Monty’s story – metastatic anal sac carcinoma
Monty, an eight-year-old Labrador, was referred to Fitzpatrick Referrals Oncology and Soft Tissue in January 2016, after surgery with his family vet on a left-sided perineal mass showed anal sac adenocarcinoma in his left anal gland, along with concurrent hypercalcaemia.
Monty and his family had an initial consultation with Professor Nick Bacon who examined Monty and identified sublumbar lymphadenopathy on rectal examination. The treatment plan started with a contrast CT scan of the thorax, abdomen and pelvis, to help with surgical planning and tumour staging.
The scan confirmed his hypogastric lymph nodes were enlarged, with additional concern over the sacral lymph nodes. A soft tissue nodule in the area of the left anal sac was also identified which was either tumour recurrence or residual scar tissue. Nick went through the CT scan with Monty’s family and they decided to proceed with a laparotomy to remove Monty’s lymph nodes and also the newly found perianal nodule.
During surgery, both his enlarged hypogastric and sacral lymph nodes were removed, and the left and right medial iliac lymph nodes were dissected free. Monty’s nodule near the left anal sac was also excised. All were submitted for histopathology, which confirmed macroscopic metastatic disease in the sacral and hypogastric lymph nodes and microscopic disease in the medial iliac nodes. The perianal nodule was a suture granuloma.
The pathology results were discussed with the family by our former Medical Oncologist, Dr Kelvin Kow, who explained the likely progression of Monty’s disease and the treatment options that were available. It was explained that all grossly detectable disease has been removed but it was likely that cancer would recur within the abdominal lymph nodes in the future. Monty’s family were keen to pursue adjuvant chemotherapy and after an original combination of carboplatin and mitoxantrone, he is currently on the tyrosine kinase inhibitor palladia three times a week.Since 2016, we have continued to monitor for metastasis with abdominal ultrasound or CT. Monty has had two small procedures to remove positive lymph nodes in the past two years, but throughout Monty has been running around, is bright and comfortable, and enjoys playing with the grandchildren. Nobody has told Monty life should be any different.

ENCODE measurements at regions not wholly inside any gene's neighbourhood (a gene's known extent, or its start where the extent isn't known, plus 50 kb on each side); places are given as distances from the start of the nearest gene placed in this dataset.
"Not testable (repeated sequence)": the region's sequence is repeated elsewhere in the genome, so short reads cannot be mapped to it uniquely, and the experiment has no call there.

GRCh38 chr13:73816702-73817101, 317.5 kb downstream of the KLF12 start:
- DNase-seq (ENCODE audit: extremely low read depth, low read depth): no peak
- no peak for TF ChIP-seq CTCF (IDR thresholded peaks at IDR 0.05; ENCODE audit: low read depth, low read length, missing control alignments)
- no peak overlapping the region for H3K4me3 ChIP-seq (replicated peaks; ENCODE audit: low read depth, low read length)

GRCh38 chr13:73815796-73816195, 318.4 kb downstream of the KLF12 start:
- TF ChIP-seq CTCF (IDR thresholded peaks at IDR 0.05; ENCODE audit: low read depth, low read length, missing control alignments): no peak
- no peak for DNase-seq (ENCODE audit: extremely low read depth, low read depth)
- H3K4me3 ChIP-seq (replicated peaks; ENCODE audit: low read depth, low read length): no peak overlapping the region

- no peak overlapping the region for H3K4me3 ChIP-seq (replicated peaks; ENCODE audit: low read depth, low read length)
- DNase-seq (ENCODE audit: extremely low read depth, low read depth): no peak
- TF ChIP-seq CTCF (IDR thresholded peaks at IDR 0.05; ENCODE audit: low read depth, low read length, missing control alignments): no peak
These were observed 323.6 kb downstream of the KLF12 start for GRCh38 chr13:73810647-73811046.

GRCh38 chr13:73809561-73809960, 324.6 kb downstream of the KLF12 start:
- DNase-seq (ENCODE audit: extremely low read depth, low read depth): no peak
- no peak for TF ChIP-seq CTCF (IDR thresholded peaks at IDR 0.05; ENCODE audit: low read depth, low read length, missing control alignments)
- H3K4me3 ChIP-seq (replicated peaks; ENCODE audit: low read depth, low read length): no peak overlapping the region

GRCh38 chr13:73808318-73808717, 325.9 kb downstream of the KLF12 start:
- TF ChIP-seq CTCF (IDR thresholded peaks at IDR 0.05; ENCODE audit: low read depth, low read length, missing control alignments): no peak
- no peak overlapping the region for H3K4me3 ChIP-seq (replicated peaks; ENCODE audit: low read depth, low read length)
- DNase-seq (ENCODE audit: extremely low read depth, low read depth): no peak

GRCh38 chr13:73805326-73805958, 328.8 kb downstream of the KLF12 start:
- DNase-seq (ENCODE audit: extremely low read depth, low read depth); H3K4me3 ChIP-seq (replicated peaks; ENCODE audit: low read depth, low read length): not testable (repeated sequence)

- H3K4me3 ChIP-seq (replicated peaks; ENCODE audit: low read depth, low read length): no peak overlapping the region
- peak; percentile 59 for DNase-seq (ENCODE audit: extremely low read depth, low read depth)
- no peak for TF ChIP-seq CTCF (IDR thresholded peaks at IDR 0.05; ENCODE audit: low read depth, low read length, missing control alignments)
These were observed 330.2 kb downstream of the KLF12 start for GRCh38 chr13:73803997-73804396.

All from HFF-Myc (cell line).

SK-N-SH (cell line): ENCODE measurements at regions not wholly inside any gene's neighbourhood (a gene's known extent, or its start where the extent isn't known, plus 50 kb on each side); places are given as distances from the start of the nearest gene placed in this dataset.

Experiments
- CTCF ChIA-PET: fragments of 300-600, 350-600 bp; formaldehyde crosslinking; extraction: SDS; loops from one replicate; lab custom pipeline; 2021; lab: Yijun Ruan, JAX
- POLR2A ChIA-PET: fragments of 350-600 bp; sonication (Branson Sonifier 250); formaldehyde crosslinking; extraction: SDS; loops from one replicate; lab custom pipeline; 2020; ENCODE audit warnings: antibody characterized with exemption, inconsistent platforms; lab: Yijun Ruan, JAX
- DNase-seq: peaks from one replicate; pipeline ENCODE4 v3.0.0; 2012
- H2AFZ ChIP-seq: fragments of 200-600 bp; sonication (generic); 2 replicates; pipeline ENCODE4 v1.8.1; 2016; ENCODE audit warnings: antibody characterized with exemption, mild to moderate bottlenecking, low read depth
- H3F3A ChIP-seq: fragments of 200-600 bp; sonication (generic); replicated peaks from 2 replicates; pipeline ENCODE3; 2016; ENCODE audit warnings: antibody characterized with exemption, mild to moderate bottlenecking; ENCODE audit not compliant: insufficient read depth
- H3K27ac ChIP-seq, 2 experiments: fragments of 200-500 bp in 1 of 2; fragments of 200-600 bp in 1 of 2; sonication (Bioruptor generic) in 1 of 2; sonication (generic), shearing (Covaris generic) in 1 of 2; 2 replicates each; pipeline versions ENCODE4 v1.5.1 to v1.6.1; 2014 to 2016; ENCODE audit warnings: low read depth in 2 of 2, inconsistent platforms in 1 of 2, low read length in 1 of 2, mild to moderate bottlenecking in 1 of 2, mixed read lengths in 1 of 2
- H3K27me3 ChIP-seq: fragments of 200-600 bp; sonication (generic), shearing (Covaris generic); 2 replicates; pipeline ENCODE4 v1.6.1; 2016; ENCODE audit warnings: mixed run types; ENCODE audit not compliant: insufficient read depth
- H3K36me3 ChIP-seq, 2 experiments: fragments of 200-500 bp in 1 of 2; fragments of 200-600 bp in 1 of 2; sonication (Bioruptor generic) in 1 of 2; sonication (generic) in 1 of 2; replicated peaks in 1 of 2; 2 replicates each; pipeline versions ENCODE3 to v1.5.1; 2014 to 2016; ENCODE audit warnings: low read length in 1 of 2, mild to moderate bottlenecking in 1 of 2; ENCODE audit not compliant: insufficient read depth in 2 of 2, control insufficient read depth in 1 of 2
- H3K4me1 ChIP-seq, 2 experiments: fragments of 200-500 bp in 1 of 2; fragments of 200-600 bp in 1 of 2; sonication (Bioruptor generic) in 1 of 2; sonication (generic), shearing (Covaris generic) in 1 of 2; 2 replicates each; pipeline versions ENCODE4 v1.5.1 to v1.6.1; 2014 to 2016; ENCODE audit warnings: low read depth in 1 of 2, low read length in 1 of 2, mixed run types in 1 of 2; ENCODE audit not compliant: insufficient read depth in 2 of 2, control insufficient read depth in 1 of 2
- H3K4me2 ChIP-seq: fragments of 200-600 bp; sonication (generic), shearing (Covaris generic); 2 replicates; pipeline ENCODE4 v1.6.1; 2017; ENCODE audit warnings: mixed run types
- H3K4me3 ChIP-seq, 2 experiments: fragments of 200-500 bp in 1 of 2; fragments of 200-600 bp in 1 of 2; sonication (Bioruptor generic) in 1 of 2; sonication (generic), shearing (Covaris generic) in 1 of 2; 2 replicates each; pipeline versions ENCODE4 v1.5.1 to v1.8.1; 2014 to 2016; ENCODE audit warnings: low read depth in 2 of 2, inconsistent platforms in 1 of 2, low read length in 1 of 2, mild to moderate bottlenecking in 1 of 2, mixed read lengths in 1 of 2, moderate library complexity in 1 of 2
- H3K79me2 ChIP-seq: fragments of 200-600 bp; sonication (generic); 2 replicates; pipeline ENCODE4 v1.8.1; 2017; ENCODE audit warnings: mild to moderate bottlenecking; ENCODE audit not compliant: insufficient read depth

Monty’s mum, Sylvia said:
Monty has the most wonderful personality. He loves lots of affection and cuddles and mostly very obedient, but can be very mischievous. I have found over the years of walking him all dogs seem to love being with him and playing. We walk with young puppies sometimes and he likes to supervise their play with the other dogs, he can be quite bossy!
Monty is doing well. If he is not feeling quite up to the mark, he will tell me, especially on walks. He will stop and not want to go any further, so we just go back home and take it very easily. I have to know all of the signs of Monty not feeling too good and we work it out together. Overall, despite his cancer diagnosis, Monty is as happy as ever and continues to enjoy life as always.
I have found Fitzpatrick Referrals to be a lovely place full of warmth and kindness. It all starts at the reception with the warm welcome and attention given to Monty. Monty loves going to see all of his friends. He is out of the car in a flash to go ‘in to see his girlfriends’… and the gravy bones of course! He is also very content to go and have his treatment upstairs and see everyone there too. I know that he is up there with very caring professionals.